Book Image

SignalR Real-time Application Cookbook

By : Roberto Vespa
Book Image

SignalR Real-time Application Cookbook

By: Roberto Vespa

Overview of this book

Table of Contents (18 chapters)
SignalR Real-time Application Cookbook
About the Author
About the Reviewers


SignalR is an amazing framework that delivers a real-time and bidirectional messaging platform. SignalR provides several options to reach its goal, but in this chapter we'll start simple and use the most basic API to set up a persistent and real-time channel: Hubs. A Hub is a special class that SignalR will expose to all the connected clients, allowing them to make Remote Procedure Calls (RPC) to it. Inside the Hub, the developer will also have a set of special objects to use in order to perform calls back onto the connected clients.

There is a very important detail to highlight: SignalR is composed of a server-side library and a set of client-side libraries. In every working solution, you will always need to use both; you will need to expose the server-side endpoints and connect to them using the most appropriate client library. SignalR will do the rest, and you will experience a very natural, simple, and bidirectional programming model.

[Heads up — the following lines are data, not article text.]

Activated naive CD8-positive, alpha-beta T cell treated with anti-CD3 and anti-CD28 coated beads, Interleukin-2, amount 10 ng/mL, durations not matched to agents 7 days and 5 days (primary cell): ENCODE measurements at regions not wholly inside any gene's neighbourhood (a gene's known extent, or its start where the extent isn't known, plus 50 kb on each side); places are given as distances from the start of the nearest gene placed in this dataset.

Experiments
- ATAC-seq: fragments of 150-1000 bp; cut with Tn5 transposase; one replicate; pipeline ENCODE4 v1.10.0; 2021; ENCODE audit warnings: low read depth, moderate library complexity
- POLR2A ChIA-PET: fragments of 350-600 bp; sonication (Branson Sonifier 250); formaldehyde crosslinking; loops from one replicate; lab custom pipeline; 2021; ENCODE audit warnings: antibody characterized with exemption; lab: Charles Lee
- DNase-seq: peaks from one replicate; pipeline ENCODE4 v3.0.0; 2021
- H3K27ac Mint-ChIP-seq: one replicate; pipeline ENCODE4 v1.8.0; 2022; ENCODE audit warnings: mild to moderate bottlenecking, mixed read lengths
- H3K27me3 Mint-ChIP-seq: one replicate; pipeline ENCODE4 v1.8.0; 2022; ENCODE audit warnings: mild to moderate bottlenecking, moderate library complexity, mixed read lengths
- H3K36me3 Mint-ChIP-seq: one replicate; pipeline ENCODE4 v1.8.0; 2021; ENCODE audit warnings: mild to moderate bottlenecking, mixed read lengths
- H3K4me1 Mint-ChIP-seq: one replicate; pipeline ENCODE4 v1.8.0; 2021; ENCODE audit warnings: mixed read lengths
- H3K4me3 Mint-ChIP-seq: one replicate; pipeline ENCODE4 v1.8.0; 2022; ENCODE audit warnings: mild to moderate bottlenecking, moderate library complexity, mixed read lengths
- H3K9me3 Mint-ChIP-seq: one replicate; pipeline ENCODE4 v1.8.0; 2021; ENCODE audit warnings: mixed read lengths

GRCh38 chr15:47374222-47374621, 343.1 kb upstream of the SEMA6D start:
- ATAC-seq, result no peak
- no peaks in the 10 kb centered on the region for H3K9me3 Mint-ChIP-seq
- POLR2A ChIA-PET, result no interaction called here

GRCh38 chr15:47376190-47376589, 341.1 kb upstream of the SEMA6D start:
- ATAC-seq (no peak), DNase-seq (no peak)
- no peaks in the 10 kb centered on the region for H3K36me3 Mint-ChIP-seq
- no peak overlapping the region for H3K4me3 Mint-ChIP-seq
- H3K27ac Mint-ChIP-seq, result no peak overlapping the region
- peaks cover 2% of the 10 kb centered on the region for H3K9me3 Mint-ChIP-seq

All the recipes in this chapter will be classic "Hello World" applications. Nothing fancy or exciting will be happening, but all of them will clearly illustrate what can be achieved and how. The Adding a Hub to an ASP.NET project and Adding a Hub to a self-hosting application recipes will show you how to prepare a server portion of a SignalR application using the Hub type in different hosting contexts, whereas the Connecting to a Hub from a JavaScript client and Connecting to a Hub from a .NET application recipes will illustrate how to write client-side code to connect to it from different types of client processes. Each recipe has the goal to be fully functional, therefore all of them will in some way provide at least some hints about the missing counterparts. Server-side recipes will have minimal client code in place, and client-side ones will either contain a basic Hub to connect to or refer to one created earlier, but for all of them, the focus will remain on the actual topic of the recipe.